SA banking industry stable, for now

By on March 12, 2014

Global Credit Ratings (GCR) recently announced its South Africa Bank Bulletin results and it shows that the industry as a whole is stable, but it is not completely out of the woods just yet.

The GCR South Africa Bank Bulletin gives an outlook and overview of the latest developments in the economy, regulatory environment, and banking industry in South Africa.

Dirk Greef, Sector Head: Financial Institution Ratings at GCR, says, since 2003, South Africa has averaged quarter-on-quarter real GDP growth of around 3.3 percent, reaching a high of 7.2 percent in 3Q of 2004 and a low of negative 6.3 percent in 1Q 2009.

“Overall, South Africa evidenced a seasonally adjusted and annualised real (SAAR) reduction in GDP at constant 2005 prices of 2.5 percent in 2012 (2011: 3.5 percent; 2010: 3.1 percent), to register the first deceleration in GDP on an annual basis since 2010.”

He says financial soundness indicators remain strong although rising risks from unsecured lending have been noted, given the high household debt burden. “Consequently, should the interest rate cycle turn and/or house prices fall, at the current elevated debt levels, the household sector and related credit providers exposed to this sector could be very vulnerable,” explains Greef.

He says the subdued economic growth is attributed mainly to labour unrest in the mining and agricultural sectors that crippled production. “A major turning point was the strike at Lonmin’s Marikana platinum mine, marking the mid-point of 3Q. In addition, South Africa’s largest trading block (the Euro zone) slid into a recession over the same period, thereby impacting export volumes.”

Furthermore, Greef says the South African Reserve Bank (SARB) has highlighted the weak economic performance and recurring labour market tensions as a significant threat to the outlook for South Africa’s financial stability and sovereign credit rating.

“The International Monetary Fund also pinpoints the need to improve home-host cooperation among regulatory authorities given South African banking groups’ expansion into the African continent. The implementation of Basel III in January 2013 and the planned implementation of the Twin Peak approach for financial regulation, among other initiatives, is expected to further enhance financial stability going forward,” explains Greef.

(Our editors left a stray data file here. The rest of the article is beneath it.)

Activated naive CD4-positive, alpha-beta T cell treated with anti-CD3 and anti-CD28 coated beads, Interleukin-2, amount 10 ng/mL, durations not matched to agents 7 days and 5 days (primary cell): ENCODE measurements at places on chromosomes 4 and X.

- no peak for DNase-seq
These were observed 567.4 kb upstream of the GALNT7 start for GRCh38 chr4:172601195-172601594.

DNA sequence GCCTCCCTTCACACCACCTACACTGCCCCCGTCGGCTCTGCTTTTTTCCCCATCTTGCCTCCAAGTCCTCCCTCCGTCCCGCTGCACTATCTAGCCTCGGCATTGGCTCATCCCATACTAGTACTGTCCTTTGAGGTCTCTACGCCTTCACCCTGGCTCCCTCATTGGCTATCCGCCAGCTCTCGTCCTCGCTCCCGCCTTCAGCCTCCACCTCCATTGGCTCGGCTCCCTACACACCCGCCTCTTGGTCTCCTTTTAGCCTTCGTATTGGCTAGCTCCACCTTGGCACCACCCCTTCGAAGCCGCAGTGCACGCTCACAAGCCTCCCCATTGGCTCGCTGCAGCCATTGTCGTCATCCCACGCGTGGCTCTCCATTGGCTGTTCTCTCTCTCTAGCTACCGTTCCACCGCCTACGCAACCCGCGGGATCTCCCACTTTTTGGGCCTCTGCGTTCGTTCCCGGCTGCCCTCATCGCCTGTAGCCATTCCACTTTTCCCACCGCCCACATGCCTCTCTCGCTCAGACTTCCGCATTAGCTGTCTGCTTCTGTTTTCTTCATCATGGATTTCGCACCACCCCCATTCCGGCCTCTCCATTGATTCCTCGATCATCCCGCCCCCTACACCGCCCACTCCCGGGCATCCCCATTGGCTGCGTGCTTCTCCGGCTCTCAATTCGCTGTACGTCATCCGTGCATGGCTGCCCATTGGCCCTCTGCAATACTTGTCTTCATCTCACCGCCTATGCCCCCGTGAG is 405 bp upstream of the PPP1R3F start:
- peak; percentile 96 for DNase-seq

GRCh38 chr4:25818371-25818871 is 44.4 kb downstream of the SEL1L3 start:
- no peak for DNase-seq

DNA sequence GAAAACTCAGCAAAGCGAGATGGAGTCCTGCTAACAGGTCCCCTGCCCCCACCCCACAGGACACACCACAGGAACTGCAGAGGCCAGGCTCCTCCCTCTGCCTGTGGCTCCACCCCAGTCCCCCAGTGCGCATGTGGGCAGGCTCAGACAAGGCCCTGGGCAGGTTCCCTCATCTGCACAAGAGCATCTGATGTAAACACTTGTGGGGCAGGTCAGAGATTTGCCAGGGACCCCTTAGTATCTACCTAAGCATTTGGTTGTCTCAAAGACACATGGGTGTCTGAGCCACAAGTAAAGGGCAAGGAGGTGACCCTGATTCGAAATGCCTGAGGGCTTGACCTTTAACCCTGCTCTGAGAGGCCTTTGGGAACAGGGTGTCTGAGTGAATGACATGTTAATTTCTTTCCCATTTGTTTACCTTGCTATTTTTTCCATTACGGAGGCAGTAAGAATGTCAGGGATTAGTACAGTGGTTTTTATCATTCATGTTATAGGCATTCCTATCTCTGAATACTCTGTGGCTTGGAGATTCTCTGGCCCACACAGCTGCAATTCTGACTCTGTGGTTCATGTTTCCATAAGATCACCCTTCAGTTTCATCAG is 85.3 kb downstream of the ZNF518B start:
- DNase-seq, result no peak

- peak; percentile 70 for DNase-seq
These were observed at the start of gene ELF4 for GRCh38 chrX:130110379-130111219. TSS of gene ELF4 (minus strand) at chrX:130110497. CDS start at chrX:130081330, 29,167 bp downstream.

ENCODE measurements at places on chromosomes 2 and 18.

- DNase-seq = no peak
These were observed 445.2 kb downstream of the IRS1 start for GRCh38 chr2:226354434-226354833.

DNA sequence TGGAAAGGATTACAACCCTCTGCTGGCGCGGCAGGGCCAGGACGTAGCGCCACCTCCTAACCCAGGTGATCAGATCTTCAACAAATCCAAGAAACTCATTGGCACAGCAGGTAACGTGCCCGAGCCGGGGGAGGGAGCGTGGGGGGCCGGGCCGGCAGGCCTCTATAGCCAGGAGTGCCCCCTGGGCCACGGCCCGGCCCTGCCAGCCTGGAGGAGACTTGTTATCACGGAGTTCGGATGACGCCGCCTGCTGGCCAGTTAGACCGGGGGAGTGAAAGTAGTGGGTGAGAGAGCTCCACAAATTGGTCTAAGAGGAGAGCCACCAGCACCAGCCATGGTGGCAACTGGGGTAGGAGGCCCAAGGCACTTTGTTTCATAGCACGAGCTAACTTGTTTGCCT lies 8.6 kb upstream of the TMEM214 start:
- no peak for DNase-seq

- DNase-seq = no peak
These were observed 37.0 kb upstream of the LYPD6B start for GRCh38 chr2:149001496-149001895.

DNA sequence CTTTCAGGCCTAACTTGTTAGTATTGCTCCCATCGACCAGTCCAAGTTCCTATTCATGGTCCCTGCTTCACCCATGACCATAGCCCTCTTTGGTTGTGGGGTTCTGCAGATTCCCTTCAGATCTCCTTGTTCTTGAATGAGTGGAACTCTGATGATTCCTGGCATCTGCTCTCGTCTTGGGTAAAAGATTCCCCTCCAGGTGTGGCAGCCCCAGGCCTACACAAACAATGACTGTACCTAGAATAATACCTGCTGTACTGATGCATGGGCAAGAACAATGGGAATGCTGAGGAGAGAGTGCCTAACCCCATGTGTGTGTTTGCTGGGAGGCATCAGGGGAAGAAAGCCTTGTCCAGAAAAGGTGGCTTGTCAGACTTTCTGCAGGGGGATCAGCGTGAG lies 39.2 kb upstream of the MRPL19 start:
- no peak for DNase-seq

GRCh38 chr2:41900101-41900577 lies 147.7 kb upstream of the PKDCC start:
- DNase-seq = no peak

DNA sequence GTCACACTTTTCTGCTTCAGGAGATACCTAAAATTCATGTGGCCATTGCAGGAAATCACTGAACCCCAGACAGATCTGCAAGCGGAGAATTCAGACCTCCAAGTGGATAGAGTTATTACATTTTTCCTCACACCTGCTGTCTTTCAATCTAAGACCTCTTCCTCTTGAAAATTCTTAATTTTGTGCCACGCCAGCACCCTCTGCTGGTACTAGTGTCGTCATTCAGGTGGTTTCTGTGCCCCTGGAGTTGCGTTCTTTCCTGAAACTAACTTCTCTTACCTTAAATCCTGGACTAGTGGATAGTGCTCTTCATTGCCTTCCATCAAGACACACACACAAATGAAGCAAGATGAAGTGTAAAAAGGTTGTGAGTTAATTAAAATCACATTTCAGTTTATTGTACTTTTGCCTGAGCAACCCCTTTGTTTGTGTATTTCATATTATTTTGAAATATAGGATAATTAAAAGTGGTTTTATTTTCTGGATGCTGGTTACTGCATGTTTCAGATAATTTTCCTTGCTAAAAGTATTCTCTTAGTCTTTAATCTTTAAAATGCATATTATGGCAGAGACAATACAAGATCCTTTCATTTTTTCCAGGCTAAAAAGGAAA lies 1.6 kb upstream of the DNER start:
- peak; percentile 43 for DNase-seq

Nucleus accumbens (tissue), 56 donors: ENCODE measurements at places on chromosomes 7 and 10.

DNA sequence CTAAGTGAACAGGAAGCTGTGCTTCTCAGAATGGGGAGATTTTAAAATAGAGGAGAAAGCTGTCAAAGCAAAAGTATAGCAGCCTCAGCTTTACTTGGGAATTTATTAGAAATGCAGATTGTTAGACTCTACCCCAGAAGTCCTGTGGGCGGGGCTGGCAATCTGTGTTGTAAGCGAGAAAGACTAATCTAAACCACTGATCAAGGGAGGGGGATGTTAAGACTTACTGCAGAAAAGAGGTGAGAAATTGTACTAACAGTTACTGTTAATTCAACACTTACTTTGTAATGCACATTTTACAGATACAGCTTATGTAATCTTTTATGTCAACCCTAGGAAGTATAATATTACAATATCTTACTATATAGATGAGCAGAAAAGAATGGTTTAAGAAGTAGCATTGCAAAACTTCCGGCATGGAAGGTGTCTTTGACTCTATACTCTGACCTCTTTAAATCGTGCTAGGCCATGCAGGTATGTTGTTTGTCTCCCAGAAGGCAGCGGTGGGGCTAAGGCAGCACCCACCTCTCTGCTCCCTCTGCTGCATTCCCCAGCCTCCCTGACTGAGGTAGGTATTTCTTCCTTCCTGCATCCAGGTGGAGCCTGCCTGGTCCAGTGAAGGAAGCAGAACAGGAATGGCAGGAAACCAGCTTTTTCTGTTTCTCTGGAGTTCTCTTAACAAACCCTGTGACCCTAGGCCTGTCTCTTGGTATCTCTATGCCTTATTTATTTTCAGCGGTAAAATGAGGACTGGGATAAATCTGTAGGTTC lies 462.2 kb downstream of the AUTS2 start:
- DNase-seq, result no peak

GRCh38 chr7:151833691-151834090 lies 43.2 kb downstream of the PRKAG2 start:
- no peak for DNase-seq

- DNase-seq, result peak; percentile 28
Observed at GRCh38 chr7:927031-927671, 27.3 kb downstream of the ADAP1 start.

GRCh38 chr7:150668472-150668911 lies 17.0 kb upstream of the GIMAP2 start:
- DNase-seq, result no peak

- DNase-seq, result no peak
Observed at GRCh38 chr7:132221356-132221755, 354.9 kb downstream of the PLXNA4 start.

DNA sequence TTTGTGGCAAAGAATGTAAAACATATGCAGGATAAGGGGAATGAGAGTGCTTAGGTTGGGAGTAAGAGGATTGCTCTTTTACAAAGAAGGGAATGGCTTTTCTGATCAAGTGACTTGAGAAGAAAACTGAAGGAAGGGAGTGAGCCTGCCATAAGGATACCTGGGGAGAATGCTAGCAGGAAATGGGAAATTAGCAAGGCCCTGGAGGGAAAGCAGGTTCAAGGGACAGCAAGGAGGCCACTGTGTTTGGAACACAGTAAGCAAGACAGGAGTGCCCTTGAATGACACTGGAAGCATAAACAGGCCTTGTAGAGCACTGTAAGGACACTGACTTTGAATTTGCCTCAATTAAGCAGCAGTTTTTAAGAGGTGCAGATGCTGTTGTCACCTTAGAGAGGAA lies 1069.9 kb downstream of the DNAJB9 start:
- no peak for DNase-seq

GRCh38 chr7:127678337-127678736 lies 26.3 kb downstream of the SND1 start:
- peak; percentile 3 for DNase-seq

He says the inflation reading remained elevated during 2013, after declining to a review period low of 5.5 percent in June 2013, and has subsequently breached the upper limit of the target at 6.3 percent. “The weaker currency has exacerbated South Africa’s imported inflation (including that derived from fuel).”

The SARB has indicated that Consumer Price Index (CPI) inflation is forecast to average 5.9 percent in 2013, with a temporary breach of the inflation target range in 3Q. “The most recent inflation projects for 2014 are for an average of 5.5 percent. The risk to the inflation outlook remains elevated, given the Rand’s depreciation and possible second round inflationary pressures arising,” explains Greef.

SARB has indicated that global developments continue to affect South Africa’s economic growth and inflation outcomes, but a range of domestic factors have become relatively more prominent.

“The domestic economic landscape worsened as a result of widespread labour market instability, with a general rise in uncertainty and a decline in confidence. As a result, the outlook for domestic economic growth has deteriorated, with the balance of risks to the downside.

“However, the SARB also took time to highlight the upside risks to the inflation outlook, on the back of the currency weakness. As such, the current monetary policy stance looks set to remain unchanged, with the upside risk of a tightening in interest rate increasing,” concludes Greef.

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